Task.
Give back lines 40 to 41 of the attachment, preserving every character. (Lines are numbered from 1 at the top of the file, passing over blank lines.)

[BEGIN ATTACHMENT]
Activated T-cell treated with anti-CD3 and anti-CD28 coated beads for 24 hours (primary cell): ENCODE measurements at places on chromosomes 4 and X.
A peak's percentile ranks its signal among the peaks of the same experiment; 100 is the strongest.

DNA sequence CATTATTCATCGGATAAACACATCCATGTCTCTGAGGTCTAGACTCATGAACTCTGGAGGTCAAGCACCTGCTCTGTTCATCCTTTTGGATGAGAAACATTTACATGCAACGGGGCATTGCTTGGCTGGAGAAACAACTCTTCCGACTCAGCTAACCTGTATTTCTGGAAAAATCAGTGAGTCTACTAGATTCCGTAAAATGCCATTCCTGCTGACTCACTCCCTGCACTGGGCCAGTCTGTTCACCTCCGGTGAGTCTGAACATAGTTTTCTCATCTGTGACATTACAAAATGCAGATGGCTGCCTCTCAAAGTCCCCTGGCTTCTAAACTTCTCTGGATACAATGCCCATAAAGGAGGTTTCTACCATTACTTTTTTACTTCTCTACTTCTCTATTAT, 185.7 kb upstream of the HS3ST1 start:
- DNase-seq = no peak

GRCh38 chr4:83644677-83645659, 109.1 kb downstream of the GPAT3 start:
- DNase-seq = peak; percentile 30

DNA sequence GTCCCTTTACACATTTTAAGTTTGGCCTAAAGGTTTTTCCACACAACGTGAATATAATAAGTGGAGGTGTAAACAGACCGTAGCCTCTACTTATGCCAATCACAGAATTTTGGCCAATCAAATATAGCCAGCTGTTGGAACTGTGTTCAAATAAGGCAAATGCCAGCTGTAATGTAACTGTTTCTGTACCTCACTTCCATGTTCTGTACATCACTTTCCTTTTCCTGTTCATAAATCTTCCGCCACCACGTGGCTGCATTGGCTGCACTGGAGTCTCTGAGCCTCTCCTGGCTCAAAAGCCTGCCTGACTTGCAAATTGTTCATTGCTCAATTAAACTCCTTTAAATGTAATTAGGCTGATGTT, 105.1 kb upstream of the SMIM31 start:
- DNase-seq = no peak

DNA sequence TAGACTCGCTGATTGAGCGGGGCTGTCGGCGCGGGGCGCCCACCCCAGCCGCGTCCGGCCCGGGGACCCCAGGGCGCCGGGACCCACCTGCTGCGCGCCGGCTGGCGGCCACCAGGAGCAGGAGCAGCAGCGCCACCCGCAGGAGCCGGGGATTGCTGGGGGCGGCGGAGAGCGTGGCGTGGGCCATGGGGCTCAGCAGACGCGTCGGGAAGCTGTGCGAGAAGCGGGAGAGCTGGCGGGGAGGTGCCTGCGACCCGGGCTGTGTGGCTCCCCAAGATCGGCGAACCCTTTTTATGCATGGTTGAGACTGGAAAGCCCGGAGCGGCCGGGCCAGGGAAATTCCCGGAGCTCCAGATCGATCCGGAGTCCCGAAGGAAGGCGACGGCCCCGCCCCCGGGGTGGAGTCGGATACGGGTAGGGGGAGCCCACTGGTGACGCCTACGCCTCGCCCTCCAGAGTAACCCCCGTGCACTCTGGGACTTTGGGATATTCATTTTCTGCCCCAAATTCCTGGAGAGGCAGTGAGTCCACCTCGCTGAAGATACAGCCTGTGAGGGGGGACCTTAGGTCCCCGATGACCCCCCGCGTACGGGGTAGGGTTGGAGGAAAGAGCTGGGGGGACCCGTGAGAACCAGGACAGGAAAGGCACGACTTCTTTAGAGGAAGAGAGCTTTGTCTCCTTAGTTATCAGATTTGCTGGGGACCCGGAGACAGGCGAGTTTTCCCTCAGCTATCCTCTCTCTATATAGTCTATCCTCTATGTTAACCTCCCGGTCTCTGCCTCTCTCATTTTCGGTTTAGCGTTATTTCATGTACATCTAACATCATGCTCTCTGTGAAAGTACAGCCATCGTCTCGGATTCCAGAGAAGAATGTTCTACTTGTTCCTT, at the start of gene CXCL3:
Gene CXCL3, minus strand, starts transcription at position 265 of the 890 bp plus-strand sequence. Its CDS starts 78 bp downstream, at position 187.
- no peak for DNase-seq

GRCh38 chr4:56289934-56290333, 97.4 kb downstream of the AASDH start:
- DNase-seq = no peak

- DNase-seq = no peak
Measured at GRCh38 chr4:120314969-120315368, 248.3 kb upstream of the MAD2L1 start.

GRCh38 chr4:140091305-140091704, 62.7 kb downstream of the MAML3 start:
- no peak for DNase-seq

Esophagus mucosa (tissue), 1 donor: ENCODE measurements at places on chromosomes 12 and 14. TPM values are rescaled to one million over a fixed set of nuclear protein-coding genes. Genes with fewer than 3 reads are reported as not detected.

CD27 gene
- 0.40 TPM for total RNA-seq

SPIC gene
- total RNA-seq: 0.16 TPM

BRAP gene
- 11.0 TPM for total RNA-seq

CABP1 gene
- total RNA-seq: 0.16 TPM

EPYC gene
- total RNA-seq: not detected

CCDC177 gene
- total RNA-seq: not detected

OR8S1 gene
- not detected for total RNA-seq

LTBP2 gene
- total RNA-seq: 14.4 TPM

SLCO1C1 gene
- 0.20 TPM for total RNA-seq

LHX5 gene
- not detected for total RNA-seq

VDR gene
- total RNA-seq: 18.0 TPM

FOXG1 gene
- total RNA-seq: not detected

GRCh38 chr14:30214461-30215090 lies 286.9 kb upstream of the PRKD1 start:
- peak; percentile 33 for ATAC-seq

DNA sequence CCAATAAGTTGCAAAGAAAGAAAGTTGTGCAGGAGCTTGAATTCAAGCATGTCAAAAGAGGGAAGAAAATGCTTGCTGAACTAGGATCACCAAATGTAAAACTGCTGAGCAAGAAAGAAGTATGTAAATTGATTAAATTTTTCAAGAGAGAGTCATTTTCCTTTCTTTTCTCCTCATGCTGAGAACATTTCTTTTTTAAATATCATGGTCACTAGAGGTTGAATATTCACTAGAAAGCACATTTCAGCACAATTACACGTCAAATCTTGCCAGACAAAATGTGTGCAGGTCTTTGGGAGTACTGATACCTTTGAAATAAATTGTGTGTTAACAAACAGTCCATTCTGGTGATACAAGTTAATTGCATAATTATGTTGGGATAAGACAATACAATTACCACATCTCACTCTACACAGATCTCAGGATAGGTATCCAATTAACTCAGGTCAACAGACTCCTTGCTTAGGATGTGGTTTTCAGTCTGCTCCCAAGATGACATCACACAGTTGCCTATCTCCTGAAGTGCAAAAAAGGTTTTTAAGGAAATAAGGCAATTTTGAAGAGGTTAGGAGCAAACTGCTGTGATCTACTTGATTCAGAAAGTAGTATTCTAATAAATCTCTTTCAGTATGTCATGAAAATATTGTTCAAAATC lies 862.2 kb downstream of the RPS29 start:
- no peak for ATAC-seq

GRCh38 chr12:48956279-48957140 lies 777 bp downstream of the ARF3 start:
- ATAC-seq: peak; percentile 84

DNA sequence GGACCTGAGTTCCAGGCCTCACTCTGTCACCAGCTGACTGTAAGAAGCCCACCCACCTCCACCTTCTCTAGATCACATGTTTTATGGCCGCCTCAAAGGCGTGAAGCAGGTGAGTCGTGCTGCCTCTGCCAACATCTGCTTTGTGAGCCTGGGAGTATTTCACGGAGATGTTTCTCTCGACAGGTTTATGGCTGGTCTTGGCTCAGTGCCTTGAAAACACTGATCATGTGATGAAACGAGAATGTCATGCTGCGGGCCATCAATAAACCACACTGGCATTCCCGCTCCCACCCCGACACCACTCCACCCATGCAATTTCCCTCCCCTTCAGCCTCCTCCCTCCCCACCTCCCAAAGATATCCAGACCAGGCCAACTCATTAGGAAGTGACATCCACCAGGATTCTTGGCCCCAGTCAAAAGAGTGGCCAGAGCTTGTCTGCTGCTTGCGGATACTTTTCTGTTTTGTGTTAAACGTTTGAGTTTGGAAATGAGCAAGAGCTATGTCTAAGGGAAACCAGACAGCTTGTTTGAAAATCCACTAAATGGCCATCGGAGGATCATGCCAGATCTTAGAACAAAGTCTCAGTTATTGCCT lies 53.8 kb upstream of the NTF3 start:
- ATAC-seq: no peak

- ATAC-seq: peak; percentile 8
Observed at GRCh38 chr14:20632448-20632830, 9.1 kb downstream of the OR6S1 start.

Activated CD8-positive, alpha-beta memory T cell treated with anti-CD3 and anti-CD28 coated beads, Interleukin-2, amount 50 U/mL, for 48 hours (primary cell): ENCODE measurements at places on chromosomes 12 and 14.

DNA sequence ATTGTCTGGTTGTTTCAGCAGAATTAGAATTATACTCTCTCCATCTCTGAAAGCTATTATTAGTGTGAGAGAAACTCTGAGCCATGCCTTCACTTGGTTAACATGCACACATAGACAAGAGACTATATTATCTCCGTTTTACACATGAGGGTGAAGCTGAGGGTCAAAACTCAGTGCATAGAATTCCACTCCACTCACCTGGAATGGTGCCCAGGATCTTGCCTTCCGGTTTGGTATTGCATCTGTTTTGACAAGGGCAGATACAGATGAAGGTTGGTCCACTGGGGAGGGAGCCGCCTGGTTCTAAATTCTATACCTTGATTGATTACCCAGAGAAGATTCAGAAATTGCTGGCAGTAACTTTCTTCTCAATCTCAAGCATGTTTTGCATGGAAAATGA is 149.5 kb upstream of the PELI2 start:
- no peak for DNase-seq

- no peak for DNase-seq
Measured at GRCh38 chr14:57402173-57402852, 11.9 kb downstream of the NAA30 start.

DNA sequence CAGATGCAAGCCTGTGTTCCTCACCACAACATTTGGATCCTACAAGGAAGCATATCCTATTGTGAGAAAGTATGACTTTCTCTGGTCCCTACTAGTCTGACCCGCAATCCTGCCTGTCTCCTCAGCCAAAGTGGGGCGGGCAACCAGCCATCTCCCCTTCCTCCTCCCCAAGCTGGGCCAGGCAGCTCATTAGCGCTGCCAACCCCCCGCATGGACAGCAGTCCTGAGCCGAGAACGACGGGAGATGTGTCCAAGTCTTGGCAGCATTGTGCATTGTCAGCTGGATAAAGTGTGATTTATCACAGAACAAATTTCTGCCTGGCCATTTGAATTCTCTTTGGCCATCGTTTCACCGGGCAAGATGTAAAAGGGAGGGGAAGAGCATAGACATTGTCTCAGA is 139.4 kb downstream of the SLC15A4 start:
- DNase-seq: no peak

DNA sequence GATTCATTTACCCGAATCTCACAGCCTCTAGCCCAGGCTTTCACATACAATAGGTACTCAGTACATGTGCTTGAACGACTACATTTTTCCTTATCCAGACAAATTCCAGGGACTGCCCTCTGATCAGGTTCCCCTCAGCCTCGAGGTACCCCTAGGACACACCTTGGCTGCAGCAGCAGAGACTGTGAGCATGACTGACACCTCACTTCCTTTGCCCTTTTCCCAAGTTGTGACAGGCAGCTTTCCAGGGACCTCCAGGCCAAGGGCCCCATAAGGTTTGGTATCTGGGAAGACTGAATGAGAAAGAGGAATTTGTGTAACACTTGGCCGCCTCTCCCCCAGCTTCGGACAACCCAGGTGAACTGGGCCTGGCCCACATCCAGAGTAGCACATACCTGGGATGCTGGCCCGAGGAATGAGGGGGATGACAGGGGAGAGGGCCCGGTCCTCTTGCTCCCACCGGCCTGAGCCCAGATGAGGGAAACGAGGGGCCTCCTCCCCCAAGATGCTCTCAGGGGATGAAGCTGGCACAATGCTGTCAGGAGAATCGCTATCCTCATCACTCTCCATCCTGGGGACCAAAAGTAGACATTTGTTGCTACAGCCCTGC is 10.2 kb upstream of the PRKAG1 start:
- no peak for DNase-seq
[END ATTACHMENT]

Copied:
- total RNA-seq: 18.0 TPM

FOXG1 gene